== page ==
What I’m Reading: Myth and Storm

Myth and Storm is the second book in the Guilds of Ilbrea series by Megan O’Russell. I read the first one, Inker and Crown, a couple months ago and liked it enough to return for the second volume. If you recall, the book was about the Karron clan, six natural and adopted children of Lord Karron who grew up together and have remained close now that they are in their late teens or early twenties and members of the various guilds in the city of Ilara, capital of Ilbrea. So let’s see what our Ilbrean guild friends are up to this time!

Now at the end of the last book, Inker and Crown (spoiler warnings ahead!), disaster had befallen all the members of the Karron clan. Second-in-command of the Scribes’ Guild, Adrial, had been caught by a mob of commoners upset at the arrogance of the guilds and beaten, saved only by the intervention of his secret commoner girlfriend, Ena. Niko, in the Map-Makers’ Guild, had gotten sucked into a cave by magic while on an expedition to map the rugged mountains east of Ilbrea. Similarly, map-maker Mara and soldier Tham have been sucked into a magic wall of ice while on a similar expedition to the frozen wastes north of Ilbrea. Sailor Kai has been caught in a dangerous storm while at sea. Finally, Allora, daughter of Lord Karron, devastated when she hears the news that her beloved Niko has been lost, has given up on true happiness and agreed to marry Ilbrea’s King Bannon, whom she does not love.

While in the first book, my favorite storyline was that of Adrial and his hidden romance with Ena, a most unusual young lady, my favorite this time around was that of lovers Mara and Tham. At the beginning of the book, all but four of the soldiers and map-makers on the expedition to the north have died in climbing accidents or avalanches. Even worse, in a strange ice cave, Mara has been sucked into an ice wall by a hand that reached out and grabbed her. In the days after, Tham refuses to give up coming after her, using a pick-ax to cut away at the ice wall until his fingers bleed. The two other survivors also take turns with the ax, but Tham just will not give up. Finally, he breaks through, and is immediately captured and imprisoned in a cell with Mara, who is thankfully alive and healthy.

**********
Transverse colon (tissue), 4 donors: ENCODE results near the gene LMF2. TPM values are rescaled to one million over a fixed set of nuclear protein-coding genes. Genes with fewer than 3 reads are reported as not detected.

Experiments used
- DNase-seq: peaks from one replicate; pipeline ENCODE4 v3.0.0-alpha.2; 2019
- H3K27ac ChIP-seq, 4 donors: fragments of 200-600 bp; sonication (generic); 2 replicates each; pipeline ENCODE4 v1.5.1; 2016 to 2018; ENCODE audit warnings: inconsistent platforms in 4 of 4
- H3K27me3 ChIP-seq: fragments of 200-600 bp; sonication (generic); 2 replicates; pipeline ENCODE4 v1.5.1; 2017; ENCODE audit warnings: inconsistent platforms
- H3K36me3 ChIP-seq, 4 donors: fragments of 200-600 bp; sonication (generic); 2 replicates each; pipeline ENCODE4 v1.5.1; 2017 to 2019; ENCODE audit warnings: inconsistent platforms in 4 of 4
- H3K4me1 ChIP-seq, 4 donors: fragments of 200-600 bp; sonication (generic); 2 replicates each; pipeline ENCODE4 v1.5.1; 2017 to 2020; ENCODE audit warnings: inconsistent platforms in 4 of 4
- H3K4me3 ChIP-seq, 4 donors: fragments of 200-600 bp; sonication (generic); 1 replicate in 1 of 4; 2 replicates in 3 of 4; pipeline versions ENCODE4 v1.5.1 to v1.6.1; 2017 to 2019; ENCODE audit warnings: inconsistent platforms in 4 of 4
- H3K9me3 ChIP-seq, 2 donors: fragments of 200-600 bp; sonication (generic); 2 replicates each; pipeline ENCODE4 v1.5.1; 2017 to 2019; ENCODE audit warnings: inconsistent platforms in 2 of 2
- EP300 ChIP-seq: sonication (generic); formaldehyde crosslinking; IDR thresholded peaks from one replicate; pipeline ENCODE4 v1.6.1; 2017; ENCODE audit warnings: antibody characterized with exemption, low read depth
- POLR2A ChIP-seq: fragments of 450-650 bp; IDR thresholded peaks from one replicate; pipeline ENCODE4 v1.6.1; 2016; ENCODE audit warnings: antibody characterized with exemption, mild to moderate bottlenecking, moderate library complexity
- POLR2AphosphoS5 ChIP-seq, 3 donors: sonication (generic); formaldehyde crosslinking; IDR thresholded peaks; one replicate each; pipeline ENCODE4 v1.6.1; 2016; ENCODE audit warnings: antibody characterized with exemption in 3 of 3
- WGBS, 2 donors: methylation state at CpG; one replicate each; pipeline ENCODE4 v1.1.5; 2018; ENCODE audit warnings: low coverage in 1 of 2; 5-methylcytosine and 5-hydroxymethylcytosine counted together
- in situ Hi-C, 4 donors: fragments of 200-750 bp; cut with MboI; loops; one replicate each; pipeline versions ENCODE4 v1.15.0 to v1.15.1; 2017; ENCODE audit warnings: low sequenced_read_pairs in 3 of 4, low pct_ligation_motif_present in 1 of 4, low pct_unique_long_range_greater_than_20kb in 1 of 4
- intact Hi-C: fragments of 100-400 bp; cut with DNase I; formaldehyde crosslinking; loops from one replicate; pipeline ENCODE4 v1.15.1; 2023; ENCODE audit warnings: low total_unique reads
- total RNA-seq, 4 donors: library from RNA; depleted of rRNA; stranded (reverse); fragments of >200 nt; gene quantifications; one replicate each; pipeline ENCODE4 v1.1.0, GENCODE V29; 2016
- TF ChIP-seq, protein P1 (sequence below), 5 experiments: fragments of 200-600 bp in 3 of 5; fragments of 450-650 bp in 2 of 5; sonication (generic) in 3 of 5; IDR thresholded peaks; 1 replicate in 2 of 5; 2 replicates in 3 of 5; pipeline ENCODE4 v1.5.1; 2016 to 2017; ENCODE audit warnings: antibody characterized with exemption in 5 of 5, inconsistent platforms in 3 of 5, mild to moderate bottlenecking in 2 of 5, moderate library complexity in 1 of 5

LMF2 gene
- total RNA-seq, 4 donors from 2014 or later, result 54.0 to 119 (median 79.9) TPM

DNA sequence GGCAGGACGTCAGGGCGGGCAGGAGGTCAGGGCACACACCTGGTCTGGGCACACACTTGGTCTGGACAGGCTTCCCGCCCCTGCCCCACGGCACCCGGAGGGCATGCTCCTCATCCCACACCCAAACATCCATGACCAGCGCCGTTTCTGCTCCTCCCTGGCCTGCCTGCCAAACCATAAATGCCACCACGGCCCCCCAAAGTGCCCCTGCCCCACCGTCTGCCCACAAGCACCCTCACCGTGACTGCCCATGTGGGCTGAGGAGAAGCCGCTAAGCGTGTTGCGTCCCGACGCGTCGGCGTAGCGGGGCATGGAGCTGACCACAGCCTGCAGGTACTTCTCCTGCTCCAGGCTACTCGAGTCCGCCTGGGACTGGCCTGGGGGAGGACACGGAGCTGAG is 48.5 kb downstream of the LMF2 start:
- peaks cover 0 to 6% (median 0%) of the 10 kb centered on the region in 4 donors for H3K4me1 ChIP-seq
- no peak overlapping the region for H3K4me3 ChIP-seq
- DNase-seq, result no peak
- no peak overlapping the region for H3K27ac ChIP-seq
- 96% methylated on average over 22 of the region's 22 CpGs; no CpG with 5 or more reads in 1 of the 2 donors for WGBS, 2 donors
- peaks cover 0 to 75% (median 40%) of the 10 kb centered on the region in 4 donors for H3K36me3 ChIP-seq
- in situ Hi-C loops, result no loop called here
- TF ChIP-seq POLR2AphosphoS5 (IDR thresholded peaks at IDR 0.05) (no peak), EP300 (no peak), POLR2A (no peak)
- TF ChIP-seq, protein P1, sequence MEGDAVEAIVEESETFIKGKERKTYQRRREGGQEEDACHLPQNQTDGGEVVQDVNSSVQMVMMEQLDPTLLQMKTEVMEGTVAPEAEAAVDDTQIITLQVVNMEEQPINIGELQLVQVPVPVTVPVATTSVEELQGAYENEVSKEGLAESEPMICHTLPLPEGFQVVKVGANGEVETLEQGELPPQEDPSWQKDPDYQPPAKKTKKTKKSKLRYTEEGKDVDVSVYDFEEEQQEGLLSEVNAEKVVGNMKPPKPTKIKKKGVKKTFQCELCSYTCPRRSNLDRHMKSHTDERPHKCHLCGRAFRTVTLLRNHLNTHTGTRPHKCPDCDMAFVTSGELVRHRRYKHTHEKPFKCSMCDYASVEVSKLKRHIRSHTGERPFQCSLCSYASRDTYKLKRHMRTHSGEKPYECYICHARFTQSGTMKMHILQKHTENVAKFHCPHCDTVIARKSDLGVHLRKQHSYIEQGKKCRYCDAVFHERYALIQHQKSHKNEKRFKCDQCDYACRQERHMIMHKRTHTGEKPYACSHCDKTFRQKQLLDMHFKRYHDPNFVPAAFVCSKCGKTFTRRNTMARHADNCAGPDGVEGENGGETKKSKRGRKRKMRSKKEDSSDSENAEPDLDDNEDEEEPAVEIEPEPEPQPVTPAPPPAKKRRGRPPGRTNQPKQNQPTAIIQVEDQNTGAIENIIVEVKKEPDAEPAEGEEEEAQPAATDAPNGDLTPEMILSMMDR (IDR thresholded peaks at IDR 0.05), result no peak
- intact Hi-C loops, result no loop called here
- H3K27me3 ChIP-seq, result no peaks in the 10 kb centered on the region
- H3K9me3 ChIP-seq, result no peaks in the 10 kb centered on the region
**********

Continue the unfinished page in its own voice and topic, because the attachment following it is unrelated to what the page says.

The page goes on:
Over the next days, Mara and Tham discover they are being held captive in a royal palace by Ronya, a princess who has taken pity on them. She is a member of the royal family of Isfol, an underground ice city. Ronya does not wish to keep Mara and Tham as prisoners, though she cannot let them leave the city, for being hidden is its best defense against outsiders. As Ronya comes to trust them, Mara and Tham gradually gain greater freedom to explore Isfol, which has all kinds of cool magic features and secrets, including one secret that will prove fateful for them. This part is really imaginative and an underground ice city is a setting I haven’t seen in a fantasy book before, or at least described in this way.

The romance of the lamed Scribe chief Adrial and Ena, a commoner who produces nearly magical inks out of rare flowers and things, remains compelling as well, if not quite as much as in the first book. The story arc with Kai–who has been shipwrecked after the sorcerer on board his ship, testing out a new magic sail and arrogant enough to think it would hold even in a fierce storm, led to the ship’s demise–is fun enough. Especially as fellow survivor, Drew, and he conclude that taking another ship back may lead to its being sunk as well by the sorcerers’ guild when it reaches Ilara to cover up the sorcerer’s failure. Thus, they wind up taking a mountainous route back to Ilara, far from the sea they prefer, and being a led by a mysterious woman who may know far more about the route than she lets on.

The story arc I liked least was Allora’s. As she prepares for the wedding with the king, there’s a not a whole for her to do but mope and chafe at the demands of the wedding preparations, even as she maintains a superficial cheer befitting the future queen. The story definitely picks up when the wedding is interrupted in a most dramatic way, though.

I described the writing style of the first book as buoyant, and I think that still holds. There’s a certain over-heated passionate tone that O’Russell maintains throughout the book. I mean, every love between two characters is presented as the greatest love ever, every separation of lovers the heaviest of burdens, every pain is agonizing, every trial insurmountable except by the greatest act of will. It can get to be a bit much, though I think teen readers will eat it up.

As in the first book, I also found the magic system to be not very well systematized. Magic things happen, and magic people can do them, that’s all. If there is an underlying logic to the magic, it’s nothing I could discern. Maybe that’s not a big deal, or germane to the story O’Russell wants to tell, but it’s something I noticed. And near the end, we find out that there may be a bit more to the magic than we realized before, so maybe more explanation is coming in the third book….

Still, overall, I enjoyed seeing the sympathetic characters again, and there’s a pretty good chance I’ll return for the third book, Viper and Steel. I would recommend this one to any readers who want a fantasy book full of big emotions and passions, and don’t mind if it’s a little breezy with the world-building.

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